Female Film Pioneers: Anita Loos
One of the most prolific and powerful screenwriters of her time — with a career that began in 1912 and stretched into the late ’50s — Anita Loos was in some ways bigger than Hollywood itself. She brought the clout and cachet of a best-selling novelist and successful Broadway playwright to the nascent movie industry, adapting her own work and those of her peers to the new medium. In 1920 she and her husband, John Emerson, published “How to Write Photoplays,” an early example of an enduring genre. This manual for aspiring movie scribes included a wealth of advice both practical (“Writing for the Camera,” “Marketing the Story”) and existential:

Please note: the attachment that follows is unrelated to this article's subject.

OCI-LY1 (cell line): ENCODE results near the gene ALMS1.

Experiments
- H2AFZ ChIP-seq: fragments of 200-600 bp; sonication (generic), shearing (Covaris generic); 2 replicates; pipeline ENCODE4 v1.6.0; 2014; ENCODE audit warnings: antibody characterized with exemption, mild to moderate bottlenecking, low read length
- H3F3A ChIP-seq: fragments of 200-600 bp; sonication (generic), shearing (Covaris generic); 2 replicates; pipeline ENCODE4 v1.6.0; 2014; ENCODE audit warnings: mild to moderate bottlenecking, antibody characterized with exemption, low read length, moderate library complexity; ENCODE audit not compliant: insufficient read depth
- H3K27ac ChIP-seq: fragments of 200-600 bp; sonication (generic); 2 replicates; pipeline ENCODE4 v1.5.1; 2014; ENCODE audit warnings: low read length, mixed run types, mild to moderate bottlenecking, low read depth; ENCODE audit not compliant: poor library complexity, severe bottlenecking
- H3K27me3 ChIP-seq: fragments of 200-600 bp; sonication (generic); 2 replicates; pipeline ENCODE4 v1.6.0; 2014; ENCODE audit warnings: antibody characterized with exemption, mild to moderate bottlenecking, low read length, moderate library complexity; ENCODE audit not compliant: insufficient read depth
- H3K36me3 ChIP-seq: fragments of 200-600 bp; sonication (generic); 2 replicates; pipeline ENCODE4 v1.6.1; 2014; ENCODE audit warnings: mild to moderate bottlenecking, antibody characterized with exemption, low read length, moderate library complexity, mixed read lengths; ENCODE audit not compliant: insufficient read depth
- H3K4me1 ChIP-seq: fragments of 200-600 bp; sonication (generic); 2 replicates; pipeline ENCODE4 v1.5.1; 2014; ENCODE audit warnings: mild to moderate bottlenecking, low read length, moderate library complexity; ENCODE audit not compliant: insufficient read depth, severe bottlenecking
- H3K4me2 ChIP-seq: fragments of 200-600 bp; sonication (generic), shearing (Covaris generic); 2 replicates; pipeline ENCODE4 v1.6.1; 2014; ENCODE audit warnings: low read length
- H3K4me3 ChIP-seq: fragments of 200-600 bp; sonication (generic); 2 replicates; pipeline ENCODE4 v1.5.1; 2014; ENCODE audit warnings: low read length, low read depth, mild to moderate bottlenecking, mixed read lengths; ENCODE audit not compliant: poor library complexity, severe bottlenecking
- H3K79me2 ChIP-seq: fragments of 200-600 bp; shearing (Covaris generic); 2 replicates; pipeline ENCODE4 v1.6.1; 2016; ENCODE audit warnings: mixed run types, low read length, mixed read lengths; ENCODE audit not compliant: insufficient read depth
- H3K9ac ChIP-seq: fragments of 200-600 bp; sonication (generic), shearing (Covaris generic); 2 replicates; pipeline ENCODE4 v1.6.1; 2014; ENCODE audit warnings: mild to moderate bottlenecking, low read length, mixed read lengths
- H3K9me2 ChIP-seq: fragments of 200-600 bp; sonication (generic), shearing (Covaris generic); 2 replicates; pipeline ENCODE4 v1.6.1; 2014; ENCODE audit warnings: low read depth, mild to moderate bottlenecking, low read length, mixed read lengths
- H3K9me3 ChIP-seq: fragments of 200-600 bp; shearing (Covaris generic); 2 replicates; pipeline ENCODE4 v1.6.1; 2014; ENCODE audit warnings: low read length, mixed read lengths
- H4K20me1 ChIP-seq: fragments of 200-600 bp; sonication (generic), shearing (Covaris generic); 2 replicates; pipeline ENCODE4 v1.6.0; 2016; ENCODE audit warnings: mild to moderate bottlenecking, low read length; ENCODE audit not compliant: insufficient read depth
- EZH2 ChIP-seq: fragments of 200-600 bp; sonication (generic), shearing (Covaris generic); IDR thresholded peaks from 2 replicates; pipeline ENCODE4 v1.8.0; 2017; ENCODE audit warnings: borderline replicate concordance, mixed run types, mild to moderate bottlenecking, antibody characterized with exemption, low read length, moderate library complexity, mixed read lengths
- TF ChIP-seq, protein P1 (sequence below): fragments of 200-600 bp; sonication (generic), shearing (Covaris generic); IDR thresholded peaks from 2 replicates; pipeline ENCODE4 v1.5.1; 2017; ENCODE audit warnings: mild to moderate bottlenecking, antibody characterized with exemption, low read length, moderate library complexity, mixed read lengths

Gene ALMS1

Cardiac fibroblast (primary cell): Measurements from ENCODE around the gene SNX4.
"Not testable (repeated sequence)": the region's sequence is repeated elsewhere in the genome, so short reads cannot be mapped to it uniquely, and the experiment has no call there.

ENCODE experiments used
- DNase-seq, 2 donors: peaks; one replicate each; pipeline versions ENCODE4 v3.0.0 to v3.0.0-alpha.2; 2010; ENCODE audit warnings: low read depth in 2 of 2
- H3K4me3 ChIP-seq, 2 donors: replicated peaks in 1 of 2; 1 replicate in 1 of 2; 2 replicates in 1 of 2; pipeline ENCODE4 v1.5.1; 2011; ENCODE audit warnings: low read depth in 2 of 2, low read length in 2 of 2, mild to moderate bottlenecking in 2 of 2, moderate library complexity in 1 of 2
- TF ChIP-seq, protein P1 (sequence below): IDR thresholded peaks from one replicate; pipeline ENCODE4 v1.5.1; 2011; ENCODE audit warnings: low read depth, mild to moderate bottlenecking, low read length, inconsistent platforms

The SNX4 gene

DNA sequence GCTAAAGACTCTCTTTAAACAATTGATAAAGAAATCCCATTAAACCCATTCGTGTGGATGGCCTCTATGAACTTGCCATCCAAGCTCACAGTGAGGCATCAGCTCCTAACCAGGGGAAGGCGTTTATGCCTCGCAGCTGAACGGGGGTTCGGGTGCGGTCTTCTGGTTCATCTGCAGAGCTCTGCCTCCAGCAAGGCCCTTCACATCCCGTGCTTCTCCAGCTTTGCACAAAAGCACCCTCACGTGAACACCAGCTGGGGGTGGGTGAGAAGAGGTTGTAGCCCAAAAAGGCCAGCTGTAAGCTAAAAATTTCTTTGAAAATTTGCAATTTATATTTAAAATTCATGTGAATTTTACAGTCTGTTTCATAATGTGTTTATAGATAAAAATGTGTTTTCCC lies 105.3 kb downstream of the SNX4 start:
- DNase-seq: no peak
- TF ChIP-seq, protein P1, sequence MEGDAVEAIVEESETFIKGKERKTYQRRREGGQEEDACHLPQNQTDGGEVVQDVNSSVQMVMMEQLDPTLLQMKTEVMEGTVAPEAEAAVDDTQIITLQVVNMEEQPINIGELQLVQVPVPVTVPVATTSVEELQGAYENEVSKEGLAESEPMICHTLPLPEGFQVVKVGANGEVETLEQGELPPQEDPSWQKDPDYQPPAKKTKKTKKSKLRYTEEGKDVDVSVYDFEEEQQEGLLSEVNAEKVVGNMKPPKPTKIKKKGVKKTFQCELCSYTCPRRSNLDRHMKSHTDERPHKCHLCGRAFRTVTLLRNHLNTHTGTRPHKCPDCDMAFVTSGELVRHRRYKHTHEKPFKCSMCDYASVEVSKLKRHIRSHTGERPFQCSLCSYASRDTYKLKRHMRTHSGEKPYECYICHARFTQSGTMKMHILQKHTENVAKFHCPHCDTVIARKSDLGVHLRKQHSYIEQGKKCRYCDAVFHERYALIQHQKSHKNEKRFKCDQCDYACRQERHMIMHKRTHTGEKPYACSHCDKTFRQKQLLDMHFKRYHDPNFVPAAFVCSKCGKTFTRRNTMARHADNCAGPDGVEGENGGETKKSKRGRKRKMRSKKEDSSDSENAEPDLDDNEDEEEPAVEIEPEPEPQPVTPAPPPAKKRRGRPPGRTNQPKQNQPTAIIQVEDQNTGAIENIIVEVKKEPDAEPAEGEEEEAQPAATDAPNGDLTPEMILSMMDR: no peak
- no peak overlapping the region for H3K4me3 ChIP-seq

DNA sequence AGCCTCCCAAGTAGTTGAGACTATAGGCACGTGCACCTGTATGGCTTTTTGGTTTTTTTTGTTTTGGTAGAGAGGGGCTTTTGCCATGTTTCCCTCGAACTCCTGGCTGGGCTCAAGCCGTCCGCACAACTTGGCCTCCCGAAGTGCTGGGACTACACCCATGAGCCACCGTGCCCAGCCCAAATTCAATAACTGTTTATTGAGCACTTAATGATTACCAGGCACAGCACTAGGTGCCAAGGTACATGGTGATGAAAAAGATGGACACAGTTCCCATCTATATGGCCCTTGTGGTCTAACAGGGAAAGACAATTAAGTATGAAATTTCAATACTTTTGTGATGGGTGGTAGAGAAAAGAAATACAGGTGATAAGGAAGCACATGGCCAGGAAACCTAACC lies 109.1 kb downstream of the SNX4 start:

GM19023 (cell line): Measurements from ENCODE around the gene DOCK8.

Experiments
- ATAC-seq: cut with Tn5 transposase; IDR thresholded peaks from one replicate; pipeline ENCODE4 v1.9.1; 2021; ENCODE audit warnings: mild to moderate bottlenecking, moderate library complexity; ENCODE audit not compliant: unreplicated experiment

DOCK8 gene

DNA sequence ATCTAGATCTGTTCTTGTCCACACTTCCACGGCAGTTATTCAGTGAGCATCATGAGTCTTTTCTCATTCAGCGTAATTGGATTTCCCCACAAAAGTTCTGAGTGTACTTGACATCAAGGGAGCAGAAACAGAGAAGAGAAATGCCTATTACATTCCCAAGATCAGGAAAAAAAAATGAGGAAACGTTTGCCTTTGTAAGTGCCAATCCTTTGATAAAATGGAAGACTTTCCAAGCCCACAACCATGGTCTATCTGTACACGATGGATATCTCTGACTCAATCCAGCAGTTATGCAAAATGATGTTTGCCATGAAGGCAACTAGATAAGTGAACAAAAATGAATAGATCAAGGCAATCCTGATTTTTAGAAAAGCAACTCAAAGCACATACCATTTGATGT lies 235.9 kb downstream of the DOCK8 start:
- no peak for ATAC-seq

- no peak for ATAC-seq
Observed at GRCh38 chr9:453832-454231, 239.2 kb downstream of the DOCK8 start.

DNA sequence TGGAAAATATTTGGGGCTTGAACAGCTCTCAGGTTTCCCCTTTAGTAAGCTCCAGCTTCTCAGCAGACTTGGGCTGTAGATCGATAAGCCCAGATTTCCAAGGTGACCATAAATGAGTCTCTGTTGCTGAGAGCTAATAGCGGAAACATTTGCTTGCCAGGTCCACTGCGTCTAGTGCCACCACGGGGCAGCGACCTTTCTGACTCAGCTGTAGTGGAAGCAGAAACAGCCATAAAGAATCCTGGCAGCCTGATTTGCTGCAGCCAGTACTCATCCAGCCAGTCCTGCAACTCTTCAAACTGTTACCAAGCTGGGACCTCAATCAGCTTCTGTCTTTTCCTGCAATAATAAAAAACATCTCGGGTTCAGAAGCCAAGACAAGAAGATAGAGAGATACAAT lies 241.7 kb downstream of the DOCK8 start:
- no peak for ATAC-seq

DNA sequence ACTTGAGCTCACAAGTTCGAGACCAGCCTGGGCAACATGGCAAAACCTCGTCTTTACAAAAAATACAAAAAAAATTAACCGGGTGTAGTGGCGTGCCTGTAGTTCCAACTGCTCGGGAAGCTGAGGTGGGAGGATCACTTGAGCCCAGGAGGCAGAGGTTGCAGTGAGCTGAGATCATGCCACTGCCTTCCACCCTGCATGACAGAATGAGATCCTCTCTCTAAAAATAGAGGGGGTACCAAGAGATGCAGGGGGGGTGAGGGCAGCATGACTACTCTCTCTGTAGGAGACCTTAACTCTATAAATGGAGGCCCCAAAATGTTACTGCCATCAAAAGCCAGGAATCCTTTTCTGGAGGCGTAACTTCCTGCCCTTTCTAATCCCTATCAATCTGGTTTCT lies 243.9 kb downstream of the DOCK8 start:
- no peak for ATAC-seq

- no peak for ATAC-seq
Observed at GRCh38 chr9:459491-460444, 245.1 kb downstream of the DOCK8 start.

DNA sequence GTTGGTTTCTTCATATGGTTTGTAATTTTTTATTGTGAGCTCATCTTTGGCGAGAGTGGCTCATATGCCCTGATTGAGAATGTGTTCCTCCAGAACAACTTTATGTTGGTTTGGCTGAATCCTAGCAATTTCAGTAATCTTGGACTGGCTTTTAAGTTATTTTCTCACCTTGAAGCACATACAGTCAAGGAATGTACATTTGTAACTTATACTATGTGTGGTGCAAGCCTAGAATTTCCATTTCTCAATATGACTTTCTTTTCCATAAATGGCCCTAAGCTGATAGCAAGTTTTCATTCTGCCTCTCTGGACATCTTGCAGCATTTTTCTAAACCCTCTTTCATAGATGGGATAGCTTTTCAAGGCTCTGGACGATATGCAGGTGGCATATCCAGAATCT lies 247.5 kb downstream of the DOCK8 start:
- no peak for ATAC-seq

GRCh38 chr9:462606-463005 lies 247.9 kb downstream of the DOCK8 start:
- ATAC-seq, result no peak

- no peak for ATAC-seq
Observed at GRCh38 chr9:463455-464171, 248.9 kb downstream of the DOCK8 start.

“Above all things the scenario writer should keep alive. Just keep yourself with lively, laughing, thinking people, think about things yourself, and cultivate a respect for new ideas of any kind. Take care of these small ideas and the big plots will take care of themselves.”
Good advice, then and now, and revealing of Loos’s own approach.
From “You Know These 20 Movies. Now Meet the Women Behind Them” by Manohla Dargis and A.O. Scott for the New York Times; Photo from Cecil Beaton/Condé Nast, via Getty Images
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